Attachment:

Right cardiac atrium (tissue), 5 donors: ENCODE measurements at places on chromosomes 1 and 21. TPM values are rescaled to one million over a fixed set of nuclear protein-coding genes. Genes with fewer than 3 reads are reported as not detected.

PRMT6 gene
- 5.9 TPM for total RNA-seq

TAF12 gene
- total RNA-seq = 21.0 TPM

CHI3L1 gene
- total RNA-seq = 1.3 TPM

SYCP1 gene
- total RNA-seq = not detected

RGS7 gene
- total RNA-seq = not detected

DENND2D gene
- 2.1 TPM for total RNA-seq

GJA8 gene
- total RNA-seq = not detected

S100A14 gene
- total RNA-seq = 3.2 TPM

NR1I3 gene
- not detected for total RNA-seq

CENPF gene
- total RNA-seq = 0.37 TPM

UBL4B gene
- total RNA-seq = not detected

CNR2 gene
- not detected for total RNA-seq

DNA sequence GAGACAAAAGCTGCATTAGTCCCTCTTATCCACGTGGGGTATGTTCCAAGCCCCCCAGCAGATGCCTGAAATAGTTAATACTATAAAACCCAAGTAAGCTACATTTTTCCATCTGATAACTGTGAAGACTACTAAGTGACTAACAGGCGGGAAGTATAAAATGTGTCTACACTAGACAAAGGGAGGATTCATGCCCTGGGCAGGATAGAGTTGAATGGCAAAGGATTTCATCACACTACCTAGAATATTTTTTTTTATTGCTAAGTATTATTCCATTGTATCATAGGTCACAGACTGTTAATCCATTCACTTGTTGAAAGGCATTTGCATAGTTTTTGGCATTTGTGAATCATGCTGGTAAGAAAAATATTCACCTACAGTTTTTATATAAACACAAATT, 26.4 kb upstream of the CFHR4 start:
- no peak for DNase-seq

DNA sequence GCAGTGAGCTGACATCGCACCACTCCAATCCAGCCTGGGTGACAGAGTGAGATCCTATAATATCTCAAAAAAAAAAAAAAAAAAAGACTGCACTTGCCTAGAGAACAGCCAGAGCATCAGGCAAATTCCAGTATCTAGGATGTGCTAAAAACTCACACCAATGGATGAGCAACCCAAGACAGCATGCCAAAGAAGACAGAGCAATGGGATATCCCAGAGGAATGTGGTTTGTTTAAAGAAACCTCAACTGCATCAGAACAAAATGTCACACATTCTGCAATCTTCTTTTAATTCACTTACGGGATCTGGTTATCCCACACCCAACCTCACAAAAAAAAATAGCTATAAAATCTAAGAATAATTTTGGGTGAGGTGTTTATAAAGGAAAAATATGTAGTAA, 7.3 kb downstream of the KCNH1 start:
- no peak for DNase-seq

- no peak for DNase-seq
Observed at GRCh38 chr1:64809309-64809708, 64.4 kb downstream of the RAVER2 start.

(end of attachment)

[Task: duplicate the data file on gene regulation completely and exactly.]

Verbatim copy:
Right cardiac atrium (tissue), 5 donors: ENCODE measurements at places on chromosomes 1 and 21. TPM values are rescaled to one million over a fixed set of nuclear protein-coding genes. Genes with fewer than 3 reads are reported as not detected.

PRMT6 gene
- 5.9 TPM for total RNA-seq

TAF12 gene
- total RNA-seq = 21.0 TPM

CHI3L1 gene
- total RNA-seq = 1.3 TPM

SYCP1 gene
- total RNA-seq = not detected

RGS7 gene
- total RNA-seq = not detected

DENND2D gene
- 2.1 TPM for total RNA-seq

GJA8 gene
- total RNA-seq = not detected

S100A14 gene
- total RNA-seq = 3.2 TPM

NR1I3 gene
- not detected for total RNA-seq

CENPF gene
- total RNA-seq = 0.37 TPM

UBL4B gene
- total RNA-seq = not detected

CNR2 gene
- not detected for total RNA-seq

DNA sequence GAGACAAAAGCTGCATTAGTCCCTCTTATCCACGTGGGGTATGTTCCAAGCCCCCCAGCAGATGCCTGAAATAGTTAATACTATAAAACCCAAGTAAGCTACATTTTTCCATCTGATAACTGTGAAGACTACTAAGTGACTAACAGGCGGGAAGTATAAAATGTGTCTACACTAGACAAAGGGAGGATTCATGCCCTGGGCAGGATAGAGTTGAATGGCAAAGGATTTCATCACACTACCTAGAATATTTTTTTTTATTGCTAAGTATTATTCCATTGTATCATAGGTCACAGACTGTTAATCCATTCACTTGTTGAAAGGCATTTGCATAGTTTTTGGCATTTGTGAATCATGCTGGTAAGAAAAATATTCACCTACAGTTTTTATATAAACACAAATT, 26.4 kb upstream of the CFHR4 start:
- no peak for DNase-seq

DNA sequence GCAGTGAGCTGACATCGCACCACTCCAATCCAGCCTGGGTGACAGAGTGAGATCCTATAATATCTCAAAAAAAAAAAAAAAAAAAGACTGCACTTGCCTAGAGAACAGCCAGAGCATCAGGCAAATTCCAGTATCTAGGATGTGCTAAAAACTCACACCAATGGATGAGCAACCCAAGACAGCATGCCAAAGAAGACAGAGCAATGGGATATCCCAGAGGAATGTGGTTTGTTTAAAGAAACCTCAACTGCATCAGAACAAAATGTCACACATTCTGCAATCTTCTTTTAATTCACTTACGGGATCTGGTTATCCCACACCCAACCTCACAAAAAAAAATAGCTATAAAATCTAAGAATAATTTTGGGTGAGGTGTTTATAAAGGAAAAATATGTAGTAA, 7.3 kb downstream of the KCNH1 start:
- no peak for DNase-seq

- no peak for DNase-seq
Observed at GRCh38 chr1:64809309-64809708, 64.4 kb downstream of the RAVER2 start.